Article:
The benefits of using a SAM in this context were twofold: firstly, it allowed the economic significance of the campus within the provincial context to be quantified and, secondly, it allowed an economic analysis of shocks within the economy. Figure 2 shows how an incident in the economy can change the economic value over time.

FIGURE 2: Social accounting matrix as an impact-quantifying tool.

Figure 2 illustrates the impact of a shock on the economy, resulting in a benefit or a cost, or no substantial change in the economy.

The suite of models usually applied for the current type of analysis includes computable general equilibrium (CGE), partial equilibrium and (input-output or SAM-based) multiplier models. According to Dixon et al. (1992), CGE models are the dominant framework among these models. However, because CGE models are mainly used to conduct an ex-ante analysis of the potential impact of a policy change (see, e.g., Bellù 2011), and because this article aims to quantify the economic contribution of a South African university campus, a CGE model will not be appropriate. Preferably, a simpler fixed-price model, such as a SAM multiplier model, will provide a better indication of the contribution of the university campus within its current locality.

The 2006 NW provincial SAM, commissioned by the Development Bank of South Africa (DBSA) and developed by Conningarth Economists, was used for analysis. This was the most recent and lowest level of aggregation available for a SAM in South Africa. The SAM was adjusted, and the Potchefstroom campus activity was extracted from the original SAM and included as an individual entity in the SAM that transacted with the rest of the economy. The economic value of the campus was extracted from the community, social and personal services sector which was the sector to which the educational component of the provincial SAM had been allocated. The values obtained were based on the operational and capital expenditure of the campus. Once this was done, the adjusted SAM was complete, and the economic analysis could be conducted.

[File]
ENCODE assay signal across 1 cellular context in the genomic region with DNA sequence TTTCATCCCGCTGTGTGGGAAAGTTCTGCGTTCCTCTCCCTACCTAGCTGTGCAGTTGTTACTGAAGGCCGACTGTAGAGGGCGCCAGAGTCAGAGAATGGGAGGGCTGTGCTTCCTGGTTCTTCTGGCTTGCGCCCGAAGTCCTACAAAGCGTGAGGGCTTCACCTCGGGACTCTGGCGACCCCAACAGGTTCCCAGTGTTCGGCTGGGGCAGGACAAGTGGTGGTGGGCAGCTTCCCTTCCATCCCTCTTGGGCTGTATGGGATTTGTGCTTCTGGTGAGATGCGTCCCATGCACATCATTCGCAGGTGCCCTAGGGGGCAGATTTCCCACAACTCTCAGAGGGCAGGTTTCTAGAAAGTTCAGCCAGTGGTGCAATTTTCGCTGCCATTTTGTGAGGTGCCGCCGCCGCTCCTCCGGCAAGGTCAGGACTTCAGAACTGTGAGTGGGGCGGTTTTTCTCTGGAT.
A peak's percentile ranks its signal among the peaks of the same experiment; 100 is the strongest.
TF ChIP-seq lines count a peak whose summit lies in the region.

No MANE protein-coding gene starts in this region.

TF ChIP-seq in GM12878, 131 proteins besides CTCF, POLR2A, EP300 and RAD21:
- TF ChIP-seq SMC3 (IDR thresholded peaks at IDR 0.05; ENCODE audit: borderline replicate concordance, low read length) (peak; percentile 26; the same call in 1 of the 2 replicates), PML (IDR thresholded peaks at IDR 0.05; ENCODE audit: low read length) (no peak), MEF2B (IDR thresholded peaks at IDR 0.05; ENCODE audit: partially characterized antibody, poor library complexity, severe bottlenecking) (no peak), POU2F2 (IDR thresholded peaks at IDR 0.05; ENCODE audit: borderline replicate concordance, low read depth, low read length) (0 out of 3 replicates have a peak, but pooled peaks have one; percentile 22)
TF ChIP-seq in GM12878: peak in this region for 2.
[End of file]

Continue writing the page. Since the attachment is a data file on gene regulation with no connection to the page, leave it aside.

Lastly, it is essential to bear in mind that the justification of SAM-based economic multipliers as a methodology for the current study rests on the appropriate interpretation of the results. Thus, the critical assumption of fixed relative prices and perfectly elastic supply of economic multipliers must be kept in mind when interpreting the results. Moreover, the data reflects a snapshot of the provincial economy during 2006; that is, the provincial multipliers are calculated for 2006 constant South African rand. We assume that the structure of the provincial economy has remained the same and, therefore, use the SAM as is to calculate the required multipliers.

The SAM was adopted to suit the particular research needs of this study. Table 1 shows the NW SAM framework. Each account is represented twice, in a row and in a column. The row represents the income received (from supplying the product) and the column represents the expenditure incurred (in response to demand for the product) from the corresponding account (Round 2003:14–3).

TABLE 1: North West social accounting matrix framework.

The corresponding totals of the rows and columns should be equal to one another, as the total income received should be equal to the total expenditure incurred. This framework represents the basic structure used for the economic analysis.

The data

University operational and expenditure data, as well as survey data, were used to quantify the economic impact. The survey data considered the spending patterns of first-year students to determine the effect of government’s new financial support model on the economy of the NW province. The analysis considered only first-year students to try and highlight the initial additional injection by students that were granted access to the university after the announcement of free higher education.

The university expenditure data were sourced from the university’s finance department and included a detailed breakdown of expenditure on various goods and services. Operational expenditure and capital expenditure were provided separately and also integrated into the SAM to determine the economic impact. The values of university expenditure from 2006 to 2015 were provided. The 2006 expenditure values were used to adjust and develop the SAM with a focus on the Potchefstroom campus and its contribution to the NW provincial economy. The Standard Industrial Classification (SIC) and the NW SAM report (2006) were used to classify the value of expenditure within sectors. This ensured that the allocation of expenditure for the province and the campus were aligned. In some instances, the provincial SAM did not have values for specific commodities and activities. In these cases, the values were apportioned to similar activities to ensure that equilibrium was still achieved within the matrix.